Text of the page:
“We’ve seen this before,” Tariq continued, “we’ve seen the targeting and victimisation of communities resisting against imperialism in different parts of the world and in this country; the most recent example is the Irish, when they were fighting to get British troops out of their country, innocent Irish people were locked up.” Tariq’s reference to Lizzie’s speech showed the potency of her words.

“This is a tiny northern European country, it shouldn’t have such a large military force, it shouldn’t be attached to the American empire, but it is!” Another reason not to be proud of being a British citizen.

But Tariq suggested that the United States were trying a different approach to empire, using what he described as “local oppressors” to keep populations subservient. “This is the advice the British Foreign Office has given to the Americans.”

“Without collaborators,” Tariq suggested, “imperialism cannot exist in these regions… so popular movements are extremely important for bringing these regimes down.”

Tariq finished with words of optimism; “Of course there is an alternative, and the alternative is to challenge this form of capitalism. It can be done, but it needs continuous resistance! They are trying to attack our democratic rights, the very democratic rights that we fought for, so we must fight together, young and old, against the system that tries to punish us for it’s own mistakes.”

“Both the struggle here and the struggle against the empire in different parts of the world go hand-in-hand, and we will fight together.”

I was last to speak, and felt that I could begin in no other way but to thank the four other speakers. Their words had touched my heart.

“Cecil Rhodes couldn’t have been robbing nobody,” I continued, “’cause he said there was nobody there. Israel isn’t a racist, apartheid State. It’s a land of no people, for a people of no land. Britain is still flying the flag of imperialism today. I’ll give you a clue, one of those three statements is true.”

I gave words from my heart, but really, there was only one way I could convey what I was trying to say…

“What is equality? /
Is that equality? /
I get the same weird looks you get for being black /
I get the same weird looks you get for being brown /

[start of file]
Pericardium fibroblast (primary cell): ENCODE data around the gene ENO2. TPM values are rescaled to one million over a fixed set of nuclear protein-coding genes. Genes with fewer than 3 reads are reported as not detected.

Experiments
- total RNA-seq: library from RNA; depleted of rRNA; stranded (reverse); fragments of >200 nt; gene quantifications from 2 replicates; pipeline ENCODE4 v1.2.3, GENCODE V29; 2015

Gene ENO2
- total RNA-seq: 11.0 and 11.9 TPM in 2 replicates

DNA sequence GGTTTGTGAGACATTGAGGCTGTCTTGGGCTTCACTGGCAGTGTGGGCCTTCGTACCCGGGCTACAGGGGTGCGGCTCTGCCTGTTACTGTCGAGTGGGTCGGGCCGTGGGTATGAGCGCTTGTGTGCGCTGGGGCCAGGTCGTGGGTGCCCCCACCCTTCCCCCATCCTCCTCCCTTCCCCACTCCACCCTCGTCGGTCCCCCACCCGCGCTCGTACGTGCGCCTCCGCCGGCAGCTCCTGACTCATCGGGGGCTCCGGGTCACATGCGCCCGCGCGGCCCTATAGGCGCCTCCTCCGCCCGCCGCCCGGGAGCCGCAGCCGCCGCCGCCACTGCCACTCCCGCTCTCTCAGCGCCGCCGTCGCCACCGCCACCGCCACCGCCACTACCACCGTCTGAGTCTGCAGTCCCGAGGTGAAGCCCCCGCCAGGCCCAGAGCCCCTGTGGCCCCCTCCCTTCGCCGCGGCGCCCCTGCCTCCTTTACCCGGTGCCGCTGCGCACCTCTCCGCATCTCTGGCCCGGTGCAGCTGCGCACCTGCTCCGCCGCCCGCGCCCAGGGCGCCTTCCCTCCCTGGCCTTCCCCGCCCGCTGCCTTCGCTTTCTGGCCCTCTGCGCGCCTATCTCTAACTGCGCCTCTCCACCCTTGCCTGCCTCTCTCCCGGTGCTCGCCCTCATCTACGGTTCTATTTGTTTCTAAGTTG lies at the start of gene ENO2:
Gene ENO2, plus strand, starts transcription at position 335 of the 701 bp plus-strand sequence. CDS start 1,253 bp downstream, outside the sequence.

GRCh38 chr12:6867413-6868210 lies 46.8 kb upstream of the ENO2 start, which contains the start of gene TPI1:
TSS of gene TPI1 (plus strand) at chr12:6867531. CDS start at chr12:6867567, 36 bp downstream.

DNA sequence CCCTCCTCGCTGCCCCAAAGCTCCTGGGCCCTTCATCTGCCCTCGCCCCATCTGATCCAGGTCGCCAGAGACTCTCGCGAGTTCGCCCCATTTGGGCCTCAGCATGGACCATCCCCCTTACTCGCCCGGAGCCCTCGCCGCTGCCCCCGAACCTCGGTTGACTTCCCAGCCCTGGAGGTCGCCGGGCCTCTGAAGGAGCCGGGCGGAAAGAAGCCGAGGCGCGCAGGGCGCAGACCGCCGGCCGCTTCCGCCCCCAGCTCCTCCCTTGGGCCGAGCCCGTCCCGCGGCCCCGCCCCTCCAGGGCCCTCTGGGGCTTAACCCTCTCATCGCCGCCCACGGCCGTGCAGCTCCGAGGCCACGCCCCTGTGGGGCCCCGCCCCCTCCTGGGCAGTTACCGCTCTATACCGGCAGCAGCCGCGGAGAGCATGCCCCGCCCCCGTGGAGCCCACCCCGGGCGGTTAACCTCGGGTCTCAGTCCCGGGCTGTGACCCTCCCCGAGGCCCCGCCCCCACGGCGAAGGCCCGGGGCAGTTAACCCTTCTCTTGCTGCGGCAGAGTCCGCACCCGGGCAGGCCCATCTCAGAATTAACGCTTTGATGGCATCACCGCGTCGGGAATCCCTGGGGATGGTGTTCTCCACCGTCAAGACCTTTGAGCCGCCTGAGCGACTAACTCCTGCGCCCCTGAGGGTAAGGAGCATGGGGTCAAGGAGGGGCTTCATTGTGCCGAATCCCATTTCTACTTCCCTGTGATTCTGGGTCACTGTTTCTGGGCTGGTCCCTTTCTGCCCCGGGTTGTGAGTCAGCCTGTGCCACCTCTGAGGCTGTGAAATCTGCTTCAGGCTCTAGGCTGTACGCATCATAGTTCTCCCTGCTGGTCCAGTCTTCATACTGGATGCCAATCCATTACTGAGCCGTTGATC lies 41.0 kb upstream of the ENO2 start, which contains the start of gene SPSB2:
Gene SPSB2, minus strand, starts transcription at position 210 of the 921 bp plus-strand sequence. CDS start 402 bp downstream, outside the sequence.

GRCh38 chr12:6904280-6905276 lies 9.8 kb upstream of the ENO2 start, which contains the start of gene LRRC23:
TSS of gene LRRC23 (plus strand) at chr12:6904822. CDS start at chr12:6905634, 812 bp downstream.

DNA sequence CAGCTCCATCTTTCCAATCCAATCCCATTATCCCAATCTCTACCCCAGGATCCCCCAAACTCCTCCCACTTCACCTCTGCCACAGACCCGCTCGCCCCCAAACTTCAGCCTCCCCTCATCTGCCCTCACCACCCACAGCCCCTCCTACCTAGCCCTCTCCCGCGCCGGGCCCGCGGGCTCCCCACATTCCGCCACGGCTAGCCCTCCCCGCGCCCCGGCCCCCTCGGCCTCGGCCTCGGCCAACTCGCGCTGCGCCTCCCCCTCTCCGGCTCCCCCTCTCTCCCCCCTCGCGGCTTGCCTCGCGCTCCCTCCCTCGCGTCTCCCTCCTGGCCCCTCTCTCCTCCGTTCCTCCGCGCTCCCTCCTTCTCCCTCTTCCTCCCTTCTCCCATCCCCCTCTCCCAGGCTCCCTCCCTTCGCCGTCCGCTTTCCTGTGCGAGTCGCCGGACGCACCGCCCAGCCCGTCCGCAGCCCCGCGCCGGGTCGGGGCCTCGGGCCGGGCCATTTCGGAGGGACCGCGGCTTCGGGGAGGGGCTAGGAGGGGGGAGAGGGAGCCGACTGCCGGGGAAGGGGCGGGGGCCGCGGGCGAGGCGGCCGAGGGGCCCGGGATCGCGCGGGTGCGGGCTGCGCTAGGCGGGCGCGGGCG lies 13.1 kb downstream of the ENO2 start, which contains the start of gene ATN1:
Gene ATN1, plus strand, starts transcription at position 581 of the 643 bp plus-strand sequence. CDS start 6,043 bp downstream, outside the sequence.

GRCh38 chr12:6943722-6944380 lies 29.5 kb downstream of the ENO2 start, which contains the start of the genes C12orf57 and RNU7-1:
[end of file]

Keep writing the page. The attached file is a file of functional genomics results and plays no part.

I get the same weird looks you get for being Muslim /
But I’m not really disabled, or in a wheelchair /
I’m just using that to strike fear /
I’m just trying to manipulate the media /
But that can’t be right, cos if it was, I’d make it much easier /
I’d make my hair blonde and my eyes blue /
I’d go shopping all the time and eat loads of junk food /
I wouldn’t be reading Pilger, Robert Fisk and Tariq Ali stupid /
I’d be reading The Times, The Sun, and all the papers for Rupert /
I wouldn’t be listening to hip-hop music /
I could never see the speeches of Guevara, Malcolm and Lumumba /
My only heroes would be Gandhi, Mandela and Martin Luther…”

“If I say I am not the victim /
Then I am playing the victim /
If I say equality for all /
I am placing myself on a pedestall /
You can keep peddling your lies if it makes your lives easier /
Or propping up politicians with your excuse of a media /
Despite the bias I’ll still talk to BBC news /
They rep the government so we need to voice our views /
For every town, village and city that’s been destroyed by our bombs /
If you had to see their faces this could never go on /
If you saw the white phosphorus and the skin as it’s peeling /
Your COD gaming wouldn’t be so appealing /
If you saw the napalm dropping on Vietnamese /
Or the terror of Iraqi children bent down on their knees /
Or the proud Afghani man with his fist in the sky /
Saying you can take my blood but you can’t take my life /
Or the Kashmiri teenagers throwing rocks at borders /
Or the Northern Irish they refer to as social disorder /
Which institution has really become lawless /
When the Irish children died, the BBC could never report it /
All I give is the facts, and all they do is distort it…”

This was the re-birth of a movement. The fight begins now. And the final words of my speech reiterated our aim:

“In 2011, we must bring this government down.”

Leave a Reply

Fill in your details below or click an icon to log in:

WordPress.com Logo

You are commenting using your WordPress.com account. Log Out / Change )

Twitter picture

You are commenting using your Twitter account. Log Out / Change )

Facebook photo

You are commenting using your Facebook account. Log Out / Change )

Google+ photo

You are commenting using your Google+ account. Log Out / Change )

Connecting to %s